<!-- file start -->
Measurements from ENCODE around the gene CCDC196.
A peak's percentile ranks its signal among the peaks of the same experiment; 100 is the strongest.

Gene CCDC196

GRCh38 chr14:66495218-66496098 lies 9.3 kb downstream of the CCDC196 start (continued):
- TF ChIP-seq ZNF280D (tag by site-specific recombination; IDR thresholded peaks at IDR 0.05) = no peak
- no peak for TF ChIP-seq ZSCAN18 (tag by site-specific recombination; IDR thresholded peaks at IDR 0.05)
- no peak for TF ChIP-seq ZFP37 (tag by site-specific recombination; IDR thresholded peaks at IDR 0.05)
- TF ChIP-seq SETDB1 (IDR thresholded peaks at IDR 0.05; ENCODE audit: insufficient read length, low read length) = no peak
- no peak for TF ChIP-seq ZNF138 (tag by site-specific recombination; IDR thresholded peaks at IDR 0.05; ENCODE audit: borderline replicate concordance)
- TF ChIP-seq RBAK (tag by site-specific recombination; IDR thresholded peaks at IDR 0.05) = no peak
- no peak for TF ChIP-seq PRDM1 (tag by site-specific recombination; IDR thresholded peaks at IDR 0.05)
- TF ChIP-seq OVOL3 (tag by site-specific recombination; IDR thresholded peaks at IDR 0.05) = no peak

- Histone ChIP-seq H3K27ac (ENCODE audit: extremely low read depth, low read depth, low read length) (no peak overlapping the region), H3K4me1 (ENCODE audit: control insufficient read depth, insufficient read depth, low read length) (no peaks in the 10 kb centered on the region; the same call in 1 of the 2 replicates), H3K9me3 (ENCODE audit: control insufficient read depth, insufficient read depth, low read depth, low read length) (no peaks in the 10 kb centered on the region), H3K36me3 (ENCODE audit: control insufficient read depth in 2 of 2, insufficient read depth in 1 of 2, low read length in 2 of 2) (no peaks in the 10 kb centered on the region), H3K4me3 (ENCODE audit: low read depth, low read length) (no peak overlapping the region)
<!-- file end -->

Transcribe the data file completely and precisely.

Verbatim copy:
Measurements from ENCODE around the gene CCDC196.
A peak's percentile ranks its signal among the peaks of the same experiment; 100 is the strongest.

Gene CCDC196

GRCh38 chr14:66495218-66496098 lies 9.3 kb downstream of the CCDC196 start (continued):
- TF ChIP-seq ZNF280D (tag by site-specific recombination; IDR thresholded peaks at IDR 0.05) = no peak
- no peak for TF ChIP-seq ZSCAN18 (tag by site-specific recombination; IDR thresholded peaks at IDR 0.05)
- no peak for TF ChIP-seq ZFP37 (tag by site-specific recombination; IDR thresholded peaks at IDR 0.05)
- TF ChIP-seq SETDB1 (IDR thresholded peaks at IDR 0.05; ENCODE audit: insufficient read length, low read length) = no peak
- no peak for TF ChIP-seq ZNF138 (tag by site-specific recombination; IDR thresholded peaks at IDR 0.05; ENCODE audit: borderline replicate concordance)
- TF ChIP-seq RBAK (tag by site-specific recombination; IDR thresholded peaks at IDR 0.05) = no peak
- no peak for TF ChIP-seq PRDM1 (tag by site-specific recombination; IDR thresholded peaks at IDR 0.05)
- TF ChIP-seq OVOL3 (tag by site-specific recombination; IDR thresholded peaks at IDR 0.05) = no peak

- Histone ChIP-seq H3K27ac (ENCODE audit: extremely low read depth, low read depth, low read length) (no peak overlapping the region), H3K4me1 (ENCODE audit: control insufficient read depth, insufficient read depth, low read length) (no peaks in the 10 kb centered on the region; the same call in 1 of the 2 replicates), H3K9me3 (ENCODE audit: control insufficient read depth, insufficient read depth, low read depth, low read length) (no peaks in the 10 kb centered on the region), H3K36me3 (ENCODE audit: control insufficient read depth in 2 of 2, insufficient read depth in 1 of 2, low read length in 2 of 2) (no peaks in the 10 kb centered on the region), H3K4me3 (ENCODE audit: low read depth, low read length) (no peak overlapping the region)